Wednesday’s three big stock charts cover names that have done well in the market’s recent rally. That rally paused briefly on Tuesday, with major indices mixed. But even that performance might be considered positive in the context of the day’s news.
After all, early results from the beginning of the retail earnings season look disappointing. Kohl’s (NYSE:KSS) shares plunged after a Q3 earnings miss that brought down other department store names like Macy’s (NYSE:M) as well. Home Depot (NYSE:HD), too, posted results below expectations, and its shares fell over 5%.
To be sure, housing figures were solid and in line with estimates, but given Home Depot’s miss and a 50% gain year-to-date in the iShares U.S. Home Construction ETF (BATS:ITB) that doesn’t seem like a significantly positive catalyst.
It’s not hard to imagine Tuesday’s news spooking investors. Yet they mostly shrugged. It’s worth asking whether that’s good news, in that it highlights confidence across the equity market, or a sign that perhaps investors are being too cavalier relative to some of the potential risks in U.S. stocks.
Wednesday’s big stock charts cover three names for which that question seems important at the moment. All three have gained nicely along with broad markets in the past few months. But all three have at least a risk of pulling back, which might suggest that U.S. stocks have the potential to do the same.
Alphabet (GOOG) (GOOGL)
It looked just a couple of sessions ago like Alphabet (NASDAQ:GOOG,NASDAQ:GOOGL) was going to continue its breakout. But back-to-back declines despite green days for the tech-heavy NASDAQ Composite suggest that maybe the rally in GOOG stock, the first of Wednesday’s big stock charts, has ended:
GOOG stock clearly broke through resistance that had held below $1,300 twice this year and even back at 2018 highs. With other big tech names like Apple (NASDAQ:AAPL) and Microsoft (NASDAQ:MSFT) similarly breaking out, there seemed little, if anything to slow Alphabet stock down. Yet investors have sold off the stock so far this week, even if the GOOG stock price admittedly has declined just 1.5%.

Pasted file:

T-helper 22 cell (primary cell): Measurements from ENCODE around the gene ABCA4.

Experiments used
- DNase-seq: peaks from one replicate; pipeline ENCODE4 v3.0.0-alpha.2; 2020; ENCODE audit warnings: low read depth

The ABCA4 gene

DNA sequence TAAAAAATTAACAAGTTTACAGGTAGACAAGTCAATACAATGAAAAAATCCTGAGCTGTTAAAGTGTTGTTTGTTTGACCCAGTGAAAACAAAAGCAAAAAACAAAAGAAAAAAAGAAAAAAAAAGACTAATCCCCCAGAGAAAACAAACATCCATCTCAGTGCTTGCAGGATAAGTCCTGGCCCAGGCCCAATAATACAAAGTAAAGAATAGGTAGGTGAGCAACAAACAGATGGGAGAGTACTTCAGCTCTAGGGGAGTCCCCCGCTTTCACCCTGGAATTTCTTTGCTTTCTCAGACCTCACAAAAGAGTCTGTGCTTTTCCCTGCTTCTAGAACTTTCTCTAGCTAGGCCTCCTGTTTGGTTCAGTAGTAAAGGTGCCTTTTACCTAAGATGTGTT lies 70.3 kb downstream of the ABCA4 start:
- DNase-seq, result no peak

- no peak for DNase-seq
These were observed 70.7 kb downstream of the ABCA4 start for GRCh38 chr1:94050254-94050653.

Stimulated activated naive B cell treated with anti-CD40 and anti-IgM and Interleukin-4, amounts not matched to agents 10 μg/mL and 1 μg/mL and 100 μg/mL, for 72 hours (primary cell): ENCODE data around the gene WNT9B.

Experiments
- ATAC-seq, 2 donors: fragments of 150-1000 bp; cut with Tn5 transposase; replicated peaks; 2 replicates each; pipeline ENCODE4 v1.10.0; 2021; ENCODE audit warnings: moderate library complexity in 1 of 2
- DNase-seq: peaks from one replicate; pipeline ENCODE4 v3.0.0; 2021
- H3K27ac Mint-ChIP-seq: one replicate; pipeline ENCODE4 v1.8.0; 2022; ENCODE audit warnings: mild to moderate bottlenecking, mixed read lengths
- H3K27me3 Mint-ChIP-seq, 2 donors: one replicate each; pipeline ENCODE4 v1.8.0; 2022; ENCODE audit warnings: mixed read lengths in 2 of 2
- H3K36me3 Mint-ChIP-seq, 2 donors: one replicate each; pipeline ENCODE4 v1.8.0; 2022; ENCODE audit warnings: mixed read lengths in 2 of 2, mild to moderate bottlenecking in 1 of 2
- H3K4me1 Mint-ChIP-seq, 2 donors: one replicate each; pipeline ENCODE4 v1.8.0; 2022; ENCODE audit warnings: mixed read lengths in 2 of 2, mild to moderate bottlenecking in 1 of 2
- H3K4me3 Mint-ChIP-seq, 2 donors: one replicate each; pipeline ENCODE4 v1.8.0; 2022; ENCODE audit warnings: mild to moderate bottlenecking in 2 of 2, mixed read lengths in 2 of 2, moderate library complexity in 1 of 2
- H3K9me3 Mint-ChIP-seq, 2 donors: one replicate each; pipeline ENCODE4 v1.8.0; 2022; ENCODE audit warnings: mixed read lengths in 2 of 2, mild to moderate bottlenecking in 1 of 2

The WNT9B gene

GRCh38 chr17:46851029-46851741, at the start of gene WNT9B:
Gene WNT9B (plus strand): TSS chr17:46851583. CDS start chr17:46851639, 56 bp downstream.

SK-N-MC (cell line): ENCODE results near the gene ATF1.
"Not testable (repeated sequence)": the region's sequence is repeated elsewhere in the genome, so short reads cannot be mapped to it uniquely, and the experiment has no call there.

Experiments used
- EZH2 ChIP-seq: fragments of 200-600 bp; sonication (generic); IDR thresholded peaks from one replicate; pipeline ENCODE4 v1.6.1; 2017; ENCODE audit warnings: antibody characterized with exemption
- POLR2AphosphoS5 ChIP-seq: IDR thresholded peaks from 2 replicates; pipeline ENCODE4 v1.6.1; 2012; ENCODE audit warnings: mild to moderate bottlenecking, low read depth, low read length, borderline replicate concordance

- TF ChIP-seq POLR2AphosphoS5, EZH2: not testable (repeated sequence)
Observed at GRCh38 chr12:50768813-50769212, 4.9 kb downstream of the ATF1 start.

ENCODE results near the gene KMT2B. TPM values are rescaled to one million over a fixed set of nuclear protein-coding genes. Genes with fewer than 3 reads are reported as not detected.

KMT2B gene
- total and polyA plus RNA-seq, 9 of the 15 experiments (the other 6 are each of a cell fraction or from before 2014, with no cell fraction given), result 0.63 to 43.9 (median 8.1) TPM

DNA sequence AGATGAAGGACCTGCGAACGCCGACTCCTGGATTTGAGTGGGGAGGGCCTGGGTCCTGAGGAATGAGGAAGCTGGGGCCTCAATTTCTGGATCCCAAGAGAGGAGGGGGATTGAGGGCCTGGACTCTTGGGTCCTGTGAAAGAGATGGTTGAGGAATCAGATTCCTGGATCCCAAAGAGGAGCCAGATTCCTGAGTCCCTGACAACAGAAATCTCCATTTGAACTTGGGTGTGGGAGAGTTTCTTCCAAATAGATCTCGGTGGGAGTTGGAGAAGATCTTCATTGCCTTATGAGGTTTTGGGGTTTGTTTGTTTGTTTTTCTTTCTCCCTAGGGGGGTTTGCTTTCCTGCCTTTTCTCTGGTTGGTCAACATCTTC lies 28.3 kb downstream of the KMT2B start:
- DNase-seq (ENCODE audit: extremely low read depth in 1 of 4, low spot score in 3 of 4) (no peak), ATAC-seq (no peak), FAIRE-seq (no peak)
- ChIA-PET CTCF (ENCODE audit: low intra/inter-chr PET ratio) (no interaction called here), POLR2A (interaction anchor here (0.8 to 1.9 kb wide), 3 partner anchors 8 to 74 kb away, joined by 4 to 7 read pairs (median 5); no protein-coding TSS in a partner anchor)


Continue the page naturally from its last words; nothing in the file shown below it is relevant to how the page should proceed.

- To be sure, two red sessions don’t suggest a reversal is imminent. And as I wrote this week, there’s still a fundamental case for Alphabet stock to become the fourth name to reach a $1 trillion market capitalization. But coming into this week, the so-called “trillion dollar curse” seemed like the biggest potential roadblock to GOOG stock. No longer.
- Alphabet’s trading is interesting relative to the market as a whole. The rallies in the likes of AAPL and MSFT along with pullbacks in many high-valuation names suggests that tech investors have gone from “growth at any price” to “quality at any price.” If GOOG stock stalls out, however, perhaps even that shift is near an end. At that point, valuation becomes a concern for all of tech — which could be dangerous with the NASDAQ at all-time highs.
Rite Aid (RAD)
Rite Aid (NYSE:RAD) has been one of the market’s best stocks over the past three months. Among nearly 3,500 stocks with a market capitalization above $300 million, only 25 have outperformed RAD stock over that stretch. The chart suggests that gains could continue, but also shows that a reversal is possible: